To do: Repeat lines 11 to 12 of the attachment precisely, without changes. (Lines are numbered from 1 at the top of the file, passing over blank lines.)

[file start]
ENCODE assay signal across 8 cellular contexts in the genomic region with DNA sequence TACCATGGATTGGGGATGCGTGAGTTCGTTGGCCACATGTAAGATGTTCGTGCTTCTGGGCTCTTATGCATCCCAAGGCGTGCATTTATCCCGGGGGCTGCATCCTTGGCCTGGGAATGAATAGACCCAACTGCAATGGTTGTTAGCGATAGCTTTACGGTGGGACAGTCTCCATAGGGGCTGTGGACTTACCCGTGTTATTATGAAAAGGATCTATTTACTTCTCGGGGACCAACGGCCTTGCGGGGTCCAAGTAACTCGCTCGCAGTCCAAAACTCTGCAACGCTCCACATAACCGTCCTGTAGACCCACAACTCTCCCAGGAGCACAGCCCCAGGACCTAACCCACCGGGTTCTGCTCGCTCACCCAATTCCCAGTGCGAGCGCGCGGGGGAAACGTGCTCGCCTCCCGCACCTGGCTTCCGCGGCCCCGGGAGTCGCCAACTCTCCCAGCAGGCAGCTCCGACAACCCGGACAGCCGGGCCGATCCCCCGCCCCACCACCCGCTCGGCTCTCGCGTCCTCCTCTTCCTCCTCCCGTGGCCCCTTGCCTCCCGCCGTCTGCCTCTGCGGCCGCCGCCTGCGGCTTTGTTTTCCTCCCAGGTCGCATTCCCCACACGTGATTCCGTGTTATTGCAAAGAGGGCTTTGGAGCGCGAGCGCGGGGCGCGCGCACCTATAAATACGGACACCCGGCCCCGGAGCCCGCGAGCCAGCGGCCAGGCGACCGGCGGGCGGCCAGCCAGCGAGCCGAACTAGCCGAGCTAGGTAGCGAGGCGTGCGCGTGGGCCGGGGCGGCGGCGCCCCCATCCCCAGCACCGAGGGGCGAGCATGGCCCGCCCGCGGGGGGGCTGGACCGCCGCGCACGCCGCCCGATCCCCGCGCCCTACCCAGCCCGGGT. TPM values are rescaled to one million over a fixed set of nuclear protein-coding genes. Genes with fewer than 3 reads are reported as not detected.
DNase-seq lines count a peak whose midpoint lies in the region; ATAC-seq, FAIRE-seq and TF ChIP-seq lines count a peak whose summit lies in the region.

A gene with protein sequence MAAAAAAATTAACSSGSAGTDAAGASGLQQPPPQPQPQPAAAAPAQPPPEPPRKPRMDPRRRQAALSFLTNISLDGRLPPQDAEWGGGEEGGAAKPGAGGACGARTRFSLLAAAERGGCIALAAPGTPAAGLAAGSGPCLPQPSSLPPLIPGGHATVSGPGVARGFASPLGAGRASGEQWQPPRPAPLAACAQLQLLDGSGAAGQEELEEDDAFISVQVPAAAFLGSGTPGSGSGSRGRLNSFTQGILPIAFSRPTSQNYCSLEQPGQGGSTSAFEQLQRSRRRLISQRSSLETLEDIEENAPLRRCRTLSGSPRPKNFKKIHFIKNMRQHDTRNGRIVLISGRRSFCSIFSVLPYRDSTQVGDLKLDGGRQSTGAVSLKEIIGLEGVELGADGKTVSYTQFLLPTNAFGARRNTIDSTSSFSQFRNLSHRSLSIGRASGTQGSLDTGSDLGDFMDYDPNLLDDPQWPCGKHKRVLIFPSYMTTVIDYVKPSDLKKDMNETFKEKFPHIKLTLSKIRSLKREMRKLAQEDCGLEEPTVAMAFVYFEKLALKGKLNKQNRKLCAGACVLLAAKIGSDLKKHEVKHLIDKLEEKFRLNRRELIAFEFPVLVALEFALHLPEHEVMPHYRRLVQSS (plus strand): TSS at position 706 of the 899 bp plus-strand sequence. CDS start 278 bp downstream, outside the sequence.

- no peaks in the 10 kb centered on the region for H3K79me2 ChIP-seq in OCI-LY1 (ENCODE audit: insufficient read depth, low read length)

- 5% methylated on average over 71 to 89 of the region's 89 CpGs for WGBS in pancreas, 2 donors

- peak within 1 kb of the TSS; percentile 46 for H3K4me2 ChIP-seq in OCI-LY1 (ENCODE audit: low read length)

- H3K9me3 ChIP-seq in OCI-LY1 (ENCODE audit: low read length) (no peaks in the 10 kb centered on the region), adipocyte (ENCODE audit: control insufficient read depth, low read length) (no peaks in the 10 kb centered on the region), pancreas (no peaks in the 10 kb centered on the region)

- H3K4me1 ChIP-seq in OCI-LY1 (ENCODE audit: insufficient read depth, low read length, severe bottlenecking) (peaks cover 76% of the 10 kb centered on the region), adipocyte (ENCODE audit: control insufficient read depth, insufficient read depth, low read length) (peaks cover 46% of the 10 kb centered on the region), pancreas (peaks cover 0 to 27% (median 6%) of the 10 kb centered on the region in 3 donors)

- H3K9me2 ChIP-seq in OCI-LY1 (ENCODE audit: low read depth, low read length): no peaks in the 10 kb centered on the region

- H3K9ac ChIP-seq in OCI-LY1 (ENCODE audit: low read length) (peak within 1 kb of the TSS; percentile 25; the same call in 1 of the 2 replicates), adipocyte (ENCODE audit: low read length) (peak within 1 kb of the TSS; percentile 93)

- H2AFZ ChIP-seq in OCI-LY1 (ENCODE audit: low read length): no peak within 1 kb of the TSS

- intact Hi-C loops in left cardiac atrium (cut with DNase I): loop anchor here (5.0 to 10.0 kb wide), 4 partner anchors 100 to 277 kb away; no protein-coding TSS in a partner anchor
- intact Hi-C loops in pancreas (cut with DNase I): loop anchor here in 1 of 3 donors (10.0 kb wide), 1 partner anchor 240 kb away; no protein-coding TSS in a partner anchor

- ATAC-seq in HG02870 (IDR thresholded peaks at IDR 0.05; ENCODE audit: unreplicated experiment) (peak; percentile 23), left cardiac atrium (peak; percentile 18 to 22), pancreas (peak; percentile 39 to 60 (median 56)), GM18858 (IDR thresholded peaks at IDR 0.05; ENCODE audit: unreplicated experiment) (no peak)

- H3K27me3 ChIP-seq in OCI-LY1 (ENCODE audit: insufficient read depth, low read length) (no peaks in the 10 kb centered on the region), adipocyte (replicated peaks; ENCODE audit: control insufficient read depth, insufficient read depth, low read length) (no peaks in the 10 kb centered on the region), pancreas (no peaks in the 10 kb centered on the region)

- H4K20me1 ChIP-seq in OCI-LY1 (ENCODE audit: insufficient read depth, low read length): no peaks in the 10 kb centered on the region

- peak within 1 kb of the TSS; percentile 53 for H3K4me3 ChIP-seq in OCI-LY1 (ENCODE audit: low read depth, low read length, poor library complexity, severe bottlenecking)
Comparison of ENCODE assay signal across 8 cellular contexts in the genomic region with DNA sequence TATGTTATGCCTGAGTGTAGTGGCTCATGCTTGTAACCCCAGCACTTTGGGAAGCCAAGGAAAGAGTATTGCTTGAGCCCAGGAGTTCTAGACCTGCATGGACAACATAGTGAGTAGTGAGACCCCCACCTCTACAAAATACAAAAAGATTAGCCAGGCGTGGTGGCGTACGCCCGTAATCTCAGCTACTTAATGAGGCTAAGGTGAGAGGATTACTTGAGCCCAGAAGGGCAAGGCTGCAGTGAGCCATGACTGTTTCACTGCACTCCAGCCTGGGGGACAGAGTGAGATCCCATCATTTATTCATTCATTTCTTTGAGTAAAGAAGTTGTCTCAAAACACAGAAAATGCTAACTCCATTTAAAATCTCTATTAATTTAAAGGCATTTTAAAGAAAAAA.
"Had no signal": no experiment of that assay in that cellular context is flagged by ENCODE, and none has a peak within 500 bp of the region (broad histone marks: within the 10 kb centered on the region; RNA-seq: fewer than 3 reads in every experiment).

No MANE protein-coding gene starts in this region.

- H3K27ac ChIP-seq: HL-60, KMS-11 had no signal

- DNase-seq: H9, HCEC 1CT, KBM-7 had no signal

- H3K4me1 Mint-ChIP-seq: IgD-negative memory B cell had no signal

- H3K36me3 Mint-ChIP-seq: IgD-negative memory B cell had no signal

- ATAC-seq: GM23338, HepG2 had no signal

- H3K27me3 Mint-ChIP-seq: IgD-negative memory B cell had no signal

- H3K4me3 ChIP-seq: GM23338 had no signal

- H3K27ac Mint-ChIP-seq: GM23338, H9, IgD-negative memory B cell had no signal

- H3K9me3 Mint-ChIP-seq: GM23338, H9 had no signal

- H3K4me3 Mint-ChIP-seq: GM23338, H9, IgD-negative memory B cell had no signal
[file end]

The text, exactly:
- H2AFZ ChIP-seq in OCI-LY1 (ENCODE audit: low read length): no peak within 1 kb of the TSS

- intact Hi-C loops in left cardiac atrium (cut with DNase I): loop anchor here (5.0 to 10.0 kb wide), 4 partner anchors 100 to 277 kb away; no protein-coding TSS in a partner anchor